Hannah: Welcome to the Marketing Automation Moment Podcast. I’m Hannah Kelly.

Mike: And I’m Mike Maynard. This is Napier’s podcast to tell you about the latest news from the world of marketinging automation.

Hannah: Welcome to the Marketing Automation Moment Podcast.

Mike: Today we talk about AI. And that’s probably enough to get most of you listening. But I promise if you do listen to the podcast, there’ll be lots more as well, including things like how to write a great subject line.

Hannah: So welcome back. Mike, you just got back from another trip in the US. How was it?

Mike: It was great. Actually, I’m feeling a little bit jet lagged. But really keen to have another chat about marketinging automation. Well,

Hannah: I appreciate you making the time. I’ve got a lot to talk UVU about. So I’m really excited to just dive straight in. I mean, the first thing that I’ve seen is actually having a scroll through Actos website earlier this week. And it’s no surprise that a lot of content is about AI. Everywhere you look, everything’s about AI. But I think one thing that’s really interesting, which I’d like to dive into is, how can AI actually support content generation within marketinging automation platforms? So how effective is it for emails, landing pages? Will it make people’s lives easier? Or are they going down a path that perhaps isn’t right to get that high quality content they need?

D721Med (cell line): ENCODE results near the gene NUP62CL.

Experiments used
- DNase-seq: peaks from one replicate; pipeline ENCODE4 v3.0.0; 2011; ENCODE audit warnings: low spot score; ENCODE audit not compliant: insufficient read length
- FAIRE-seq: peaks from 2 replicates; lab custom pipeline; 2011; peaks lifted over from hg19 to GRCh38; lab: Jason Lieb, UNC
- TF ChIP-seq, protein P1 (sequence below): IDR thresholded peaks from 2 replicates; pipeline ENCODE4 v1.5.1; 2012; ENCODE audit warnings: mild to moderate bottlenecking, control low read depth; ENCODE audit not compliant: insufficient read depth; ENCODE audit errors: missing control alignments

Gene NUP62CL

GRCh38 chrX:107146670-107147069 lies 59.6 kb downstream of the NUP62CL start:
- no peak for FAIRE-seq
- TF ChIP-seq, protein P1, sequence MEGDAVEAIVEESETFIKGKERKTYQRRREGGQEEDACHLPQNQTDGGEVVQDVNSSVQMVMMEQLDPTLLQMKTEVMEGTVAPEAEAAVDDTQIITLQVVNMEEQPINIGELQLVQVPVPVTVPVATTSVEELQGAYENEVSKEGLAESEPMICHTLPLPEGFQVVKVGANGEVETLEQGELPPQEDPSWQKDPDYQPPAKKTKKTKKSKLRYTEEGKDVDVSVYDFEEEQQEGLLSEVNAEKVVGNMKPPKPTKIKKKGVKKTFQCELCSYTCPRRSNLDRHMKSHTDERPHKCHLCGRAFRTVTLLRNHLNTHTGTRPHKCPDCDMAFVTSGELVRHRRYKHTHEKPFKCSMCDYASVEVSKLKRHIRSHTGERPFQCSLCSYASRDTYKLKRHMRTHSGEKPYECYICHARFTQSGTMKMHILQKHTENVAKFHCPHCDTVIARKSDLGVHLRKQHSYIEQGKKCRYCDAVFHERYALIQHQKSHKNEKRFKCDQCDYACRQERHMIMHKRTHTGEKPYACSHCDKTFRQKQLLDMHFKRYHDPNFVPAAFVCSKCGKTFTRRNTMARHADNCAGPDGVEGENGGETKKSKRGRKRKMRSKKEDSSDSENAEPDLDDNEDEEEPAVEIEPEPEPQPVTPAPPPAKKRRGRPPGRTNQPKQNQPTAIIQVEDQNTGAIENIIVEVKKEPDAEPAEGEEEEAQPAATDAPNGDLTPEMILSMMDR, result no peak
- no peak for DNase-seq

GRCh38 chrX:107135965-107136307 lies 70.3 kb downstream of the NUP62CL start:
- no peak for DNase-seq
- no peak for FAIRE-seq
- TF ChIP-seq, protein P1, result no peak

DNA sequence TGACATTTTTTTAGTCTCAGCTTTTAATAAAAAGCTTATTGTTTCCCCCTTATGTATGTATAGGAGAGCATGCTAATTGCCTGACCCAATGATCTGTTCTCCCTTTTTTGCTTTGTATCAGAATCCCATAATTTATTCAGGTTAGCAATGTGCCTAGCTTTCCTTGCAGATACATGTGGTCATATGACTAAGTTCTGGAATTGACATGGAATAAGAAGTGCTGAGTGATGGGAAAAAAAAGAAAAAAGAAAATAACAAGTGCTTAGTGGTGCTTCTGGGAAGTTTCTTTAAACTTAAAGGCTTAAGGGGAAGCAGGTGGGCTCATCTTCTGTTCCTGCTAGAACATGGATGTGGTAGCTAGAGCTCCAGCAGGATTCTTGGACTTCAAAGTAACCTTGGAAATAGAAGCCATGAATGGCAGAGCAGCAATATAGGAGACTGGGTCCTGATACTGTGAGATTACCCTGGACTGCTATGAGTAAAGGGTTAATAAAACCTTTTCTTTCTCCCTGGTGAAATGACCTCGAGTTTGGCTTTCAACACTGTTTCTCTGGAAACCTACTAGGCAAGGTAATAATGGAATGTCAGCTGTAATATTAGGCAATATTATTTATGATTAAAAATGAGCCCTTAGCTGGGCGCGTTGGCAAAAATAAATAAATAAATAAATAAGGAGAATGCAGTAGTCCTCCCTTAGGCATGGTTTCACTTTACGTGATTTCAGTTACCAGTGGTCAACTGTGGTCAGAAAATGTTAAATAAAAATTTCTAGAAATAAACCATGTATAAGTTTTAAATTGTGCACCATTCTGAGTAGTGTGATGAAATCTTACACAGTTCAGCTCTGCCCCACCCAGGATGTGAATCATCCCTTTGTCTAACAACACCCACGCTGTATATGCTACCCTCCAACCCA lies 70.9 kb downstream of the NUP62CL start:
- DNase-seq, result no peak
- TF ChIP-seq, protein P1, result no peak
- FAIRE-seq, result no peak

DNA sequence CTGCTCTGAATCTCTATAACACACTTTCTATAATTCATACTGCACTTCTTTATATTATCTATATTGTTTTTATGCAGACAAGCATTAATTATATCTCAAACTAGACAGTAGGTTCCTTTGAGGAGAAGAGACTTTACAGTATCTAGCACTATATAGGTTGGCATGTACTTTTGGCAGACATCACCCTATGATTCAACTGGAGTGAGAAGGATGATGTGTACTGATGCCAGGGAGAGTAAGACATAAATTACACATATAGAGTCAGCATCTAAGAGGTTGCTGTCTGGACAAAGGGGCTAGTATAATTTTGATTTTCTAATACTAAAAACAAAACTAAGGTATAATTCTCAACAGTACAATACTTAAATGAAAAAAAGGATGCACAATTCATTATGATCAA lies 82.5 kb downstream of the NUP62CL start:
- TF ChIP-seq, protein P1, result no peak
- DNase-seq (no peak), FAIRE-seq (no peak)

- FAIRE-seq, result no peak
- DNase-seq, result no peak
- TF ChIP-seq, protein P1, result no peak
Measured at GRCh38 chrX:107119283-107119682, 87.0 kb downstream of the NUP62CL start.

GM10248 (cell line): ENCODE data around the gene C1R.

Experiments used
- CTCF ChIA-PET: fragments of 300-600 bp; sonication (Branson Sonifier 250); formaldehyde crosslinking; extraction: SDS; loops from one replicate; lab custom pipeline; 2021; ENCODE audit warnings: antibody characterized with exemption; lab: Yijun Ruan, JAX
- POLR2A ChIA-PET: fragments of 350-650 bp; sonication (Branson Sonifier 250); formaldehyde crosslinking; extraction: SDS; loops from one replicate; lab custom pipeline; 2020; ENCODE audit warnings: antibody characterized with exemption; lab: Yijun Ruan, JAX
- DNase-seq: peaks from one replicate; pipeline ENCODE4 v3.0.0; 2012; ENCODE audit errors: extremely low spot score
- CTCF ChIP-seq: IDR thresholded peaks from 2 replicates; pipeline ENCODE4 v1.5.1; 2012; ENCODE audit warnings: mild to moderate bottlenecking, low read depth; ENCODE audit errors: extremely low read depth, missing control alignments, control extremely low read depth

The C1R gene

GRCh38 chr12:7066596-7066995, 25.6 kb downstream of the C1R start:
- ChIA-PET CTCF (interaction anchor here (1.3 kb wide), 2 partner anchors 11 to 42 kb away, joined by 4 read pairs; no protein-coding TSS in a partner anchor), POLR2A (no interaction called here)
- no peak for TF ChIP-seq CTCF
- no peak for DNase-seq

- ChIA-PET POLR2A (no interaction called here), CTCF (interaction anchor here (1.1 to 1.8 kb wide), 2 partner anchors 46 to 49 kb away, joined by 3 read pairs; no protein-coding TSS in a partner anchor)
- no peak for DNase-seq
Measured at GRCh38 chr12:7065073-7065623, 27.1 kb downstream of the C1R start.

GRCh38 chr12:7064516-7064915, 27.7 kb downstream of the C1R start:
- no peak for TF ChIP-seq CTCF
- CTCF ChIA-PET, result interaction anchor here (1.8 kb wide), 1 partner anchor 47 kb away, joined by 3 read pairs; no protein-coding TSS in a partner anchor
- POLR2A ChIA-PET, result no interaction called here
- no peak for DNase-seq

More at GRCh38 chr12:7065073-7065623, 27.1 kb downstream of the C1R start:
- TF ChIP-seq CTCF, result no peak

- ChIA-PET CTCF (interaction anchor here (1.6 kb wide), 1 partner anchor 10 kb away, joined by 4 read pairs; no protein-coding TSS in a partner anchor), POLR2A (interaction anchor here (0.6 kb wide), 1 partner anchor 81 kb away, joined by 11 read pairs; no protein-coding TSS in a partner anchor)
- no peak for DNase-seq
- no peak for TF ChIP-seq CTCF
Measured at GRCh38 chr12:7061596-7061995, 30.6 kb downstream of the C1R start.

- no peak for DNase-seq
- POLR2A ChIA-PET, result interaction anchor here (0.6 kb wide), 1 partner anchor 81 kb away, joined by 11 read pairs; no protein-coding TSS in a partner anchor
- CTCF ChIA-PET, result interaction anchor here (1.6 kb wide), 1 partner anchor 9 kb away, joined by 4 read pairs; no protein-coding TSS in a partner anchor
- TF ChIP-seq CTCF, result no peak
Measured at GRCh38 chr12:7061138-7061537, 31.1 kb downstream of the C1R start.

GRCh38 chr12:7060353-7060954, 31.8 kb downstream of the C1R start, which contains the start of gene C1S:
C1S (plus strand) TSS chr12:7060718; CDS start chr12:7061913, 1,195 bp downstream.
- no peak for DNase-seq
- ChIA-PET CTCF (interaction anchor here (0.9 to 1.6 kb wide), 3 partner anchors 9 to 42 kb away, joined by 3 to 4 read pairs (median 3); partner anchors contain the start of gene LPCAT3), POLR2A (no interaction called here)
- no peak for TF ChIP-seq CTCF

Mike: I love that question. Hana. I mean, I think it’s really interesting. The truth is, you know, speaking as an engineer, it’s actually really easy to integrate something like chat GPT into a product today. And so because chat GPT is the hottest thing on the planet, apparently, I think most of the marketing automation companies are looking at going this is an easy one, we’ve just got to do it. So they’re all integrating generative AI. Now, that’s not necessarily a bad thing. But I think, you know, firstly, we’ve got to look at this, you know, people are saying, well, we want generative AI to create personal emails for everybody in my database. Actually, they’re not even using basic marketinging, automation, personalization tools. So, you know, for people to suddenly think that personalization is the greatest thing, because they’ve been really lazy. And now it feels a bit easier. That’s probably not the right way to go. Personalization is important. But maybe AI is not the right thing to use. So I think it’s gonna be interesting. But I think the thing you’ve got to remember is that AI and I’m sure I’ve said this to you before, a number of times, it tries to predict the most likely next word, I mean, that’s fundamentally how generative AI works. And so what it’s trying to do is be average. So the question is, do you just want to be average in your marketinging automation? Or do you want to generate something’s above average, so if you’re really good, generative AI might be great for ideas and giving you a start, but actually, it’s not going to remove the work of really polishing that email, or really getting that landing page, right? Because people are above average, will actually do better than AI.